Fast forward to 2018 and, in a development dripping with irony, Radiohead is reportedly preparing a legal fight to protect its artistic and pecuniary interests in “Creep.”
On Sunday, Lana Del Rey confirmed rumors published over the weekend in a British tabloid that Radiohead frontman Thom Yorke and the band’s other members were considering suing her for copyright infringement over the song “Get Free” from her most recent album.
“It’s true about the lawsuit,” the 32-year-old singer-songwriter tweeted. “Although I know my song wasn’t inspired by Creep, Radiohead feel it was and want 100% of the publishing — I offered up to 40 over the last few months but they will only accept 100. Their lawyers have been relentless, so we will deal with it in court.”
It’s not clear whether Radiohead’s attorneys had actually filed court papers or were still in talks with Del Rey’s legal team. Representatives for Radiohead and Del Rey didn’t immediately respond to requests for comment Monday morning.
Whatever the case, it doesn’t take a trained musical ear to hear the overlap between “Get Free” and “Creep,” and “Creep” and “The Air That I Breathe.” All three songs are in different keys, but they follow an almost identical chord progression, played at about the same tempo.
The thing that makes the similarities between the songs so distinct and particularly easy to point out is the last chord in the progression. It’s called a minor fourth, and it gives the tunes a somewhat darker, more anxious feel because it doesn’t technically fit the key of the piece. In music theory terms, this technique is called modal interchange. In plain terms, it means making a song sound different by playing notes that you’re not technically supposed to play.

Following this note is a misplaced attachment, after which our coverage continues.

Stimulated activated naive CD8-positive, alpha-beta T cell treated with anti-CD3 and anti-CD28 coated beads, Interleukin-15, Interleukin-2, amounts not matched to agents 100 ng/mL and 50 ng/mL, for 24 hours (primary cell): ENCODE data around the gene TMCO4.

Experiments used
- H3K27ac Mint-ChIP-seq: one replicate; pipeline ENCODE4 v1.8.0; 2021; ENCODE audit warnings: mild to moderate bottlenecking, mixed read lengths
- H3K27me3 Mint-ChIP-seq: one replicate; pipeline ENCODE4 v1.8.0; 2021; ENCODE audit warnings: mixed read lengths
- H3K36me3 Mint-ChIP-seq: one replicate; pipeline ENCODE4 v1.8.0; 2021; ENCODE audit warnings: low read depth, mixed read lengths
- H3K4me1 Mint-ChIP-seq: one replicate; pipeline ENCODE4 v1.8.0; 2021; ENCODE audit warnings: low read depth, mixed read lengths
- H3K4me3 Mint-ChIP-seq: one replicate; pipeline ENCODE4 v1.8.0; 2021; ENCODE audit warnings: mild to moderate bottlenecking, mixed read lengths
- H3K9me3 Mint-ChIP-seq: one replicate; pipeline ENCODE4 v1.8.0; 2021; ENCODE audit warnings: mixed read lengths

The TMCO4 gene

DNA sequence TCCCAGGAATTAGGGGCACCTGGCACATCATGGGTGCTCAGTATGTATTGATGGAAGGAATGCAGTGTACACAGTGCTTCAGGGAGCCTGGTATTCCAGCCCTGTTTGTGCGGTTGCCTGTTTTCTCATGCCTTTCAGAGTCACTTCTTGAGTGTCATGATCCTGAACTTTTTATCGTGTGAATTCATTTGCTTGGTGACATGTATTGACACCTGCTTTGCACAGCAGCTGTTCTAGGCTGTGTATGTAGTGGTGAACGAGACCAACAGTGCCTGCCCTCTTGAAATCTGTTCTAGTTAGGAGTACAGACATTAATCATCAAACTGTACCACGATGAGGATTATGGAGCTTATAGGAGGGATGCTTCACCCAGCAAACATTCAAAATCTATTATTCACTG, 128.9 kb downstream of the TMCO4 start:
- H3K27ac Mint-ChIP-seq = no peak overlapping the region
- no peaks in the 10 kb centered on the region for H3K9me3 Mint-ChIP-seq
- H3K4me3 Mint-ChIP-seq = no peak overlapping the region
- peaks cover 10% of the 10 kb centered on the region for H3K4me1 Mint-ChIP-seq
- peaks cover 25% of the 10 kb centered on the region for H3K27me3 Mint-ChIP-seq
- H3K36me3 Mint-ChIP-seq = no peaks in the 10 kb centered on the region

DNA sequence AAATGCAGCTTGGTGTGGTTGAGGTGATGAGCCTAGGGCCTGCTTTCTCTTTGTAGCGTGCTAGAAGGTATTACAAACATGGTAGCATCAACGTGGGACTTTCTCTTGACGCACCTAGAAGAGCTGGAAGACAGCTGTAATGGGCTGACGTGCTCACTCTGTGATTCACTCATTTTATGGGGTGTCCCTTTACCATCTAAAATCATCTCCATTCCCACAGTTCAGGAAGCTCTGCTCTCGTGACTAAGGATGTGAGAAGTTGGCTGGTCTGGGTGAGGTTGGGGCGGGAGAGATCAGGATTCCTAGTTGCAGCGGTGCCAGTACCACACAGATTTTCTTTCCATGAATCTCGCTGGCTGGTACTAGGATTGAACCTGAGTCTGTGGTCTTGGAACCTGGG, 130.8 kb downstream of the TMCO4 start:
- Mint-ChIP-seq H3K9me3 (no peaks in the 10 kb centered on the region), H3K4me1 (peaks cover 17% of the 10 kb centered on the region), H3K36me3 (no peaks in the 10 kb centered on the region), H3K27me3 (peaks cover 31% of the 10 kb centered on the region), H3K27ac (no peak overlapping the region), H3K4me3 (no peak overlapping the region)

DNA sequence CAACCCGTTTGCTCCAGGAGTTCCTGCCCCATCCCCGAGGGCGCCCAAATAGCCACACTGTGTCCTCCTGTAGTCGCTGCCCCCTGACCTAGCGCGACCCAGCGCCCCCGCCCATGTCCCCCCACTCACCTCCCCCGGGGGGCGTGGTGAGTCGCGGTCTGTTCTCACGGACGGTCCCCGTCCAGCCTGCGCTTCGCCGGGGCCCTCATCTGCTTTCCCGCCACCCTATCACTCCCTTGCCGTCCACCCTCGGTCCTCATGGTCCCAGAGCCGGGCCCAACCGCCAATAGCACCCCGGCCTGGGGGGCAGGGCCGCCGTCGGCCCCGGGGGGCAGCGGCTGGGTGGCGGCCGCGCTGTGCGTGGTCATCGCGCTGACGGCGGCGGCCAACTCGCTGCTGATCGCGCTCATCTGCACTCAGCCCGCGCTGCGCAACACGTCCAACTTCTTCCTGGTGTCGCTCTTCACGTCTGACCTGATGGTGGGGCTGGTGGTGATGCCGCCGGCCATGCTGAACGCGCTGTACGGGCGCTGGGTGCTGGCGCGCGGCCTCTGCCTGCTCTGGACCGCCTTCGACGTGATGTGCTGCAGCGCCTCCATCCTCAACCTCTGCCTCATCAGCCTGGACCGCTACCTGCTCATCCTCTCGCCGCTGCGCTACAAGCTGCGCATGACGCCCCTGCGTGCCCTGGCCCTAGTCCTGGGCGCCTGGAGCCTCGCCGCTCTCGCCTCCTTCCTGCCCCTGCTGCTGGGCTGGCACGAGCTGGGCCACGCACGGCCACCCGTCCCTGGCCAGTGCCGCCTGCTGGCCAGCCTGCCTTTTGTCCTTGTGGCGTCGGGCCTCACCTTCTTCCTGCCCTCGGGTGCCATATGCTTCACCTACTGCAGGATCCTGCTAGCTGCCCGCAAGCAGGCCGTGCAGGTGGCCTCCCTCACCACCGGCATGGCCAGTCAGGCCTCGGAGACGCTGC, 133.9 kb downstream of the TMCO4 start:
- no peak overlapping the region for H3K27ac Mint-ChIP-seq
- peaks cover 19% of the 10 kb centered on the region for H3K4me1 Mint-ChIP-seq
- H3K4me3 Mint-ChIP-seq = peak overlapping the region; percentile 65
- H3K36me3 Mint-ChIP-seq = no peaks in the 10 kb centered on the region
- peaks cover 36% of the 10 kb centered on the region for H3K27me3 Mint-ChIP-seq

On “Creep,” you can hear the minor fourth as Yorke sings the line “your skin makes me cry” during the verse, or “I don’t belong here” during the chorus. On “Get Free,” it comes when Del Rey sings “to the reveal of my heart” or “and the darkness from the arts.” And on “The Air That I Breathe” it comes on the second half of the line “can’t think of anything I need.”
Countless pop songs have used this technique over the years, although not in exactly the same way that those three do. A similar type of progression was prevalent in doo-wop of the 1950s, on songs such as “Sixteen Candles” by the Crests. Later, the Beatles made wide use of the minor fourth — “Blackbird” and “When I Saw Her Standing There” are two examples — as did David Bowie on songs like “Space Oddity.”
So there’s nothing copyrightable about the minor fourth in and of itself. But if the apparent legal battle between Radiohead and Del Rey does wind up in front of a judge, “Get Free” could become a case study of its own.
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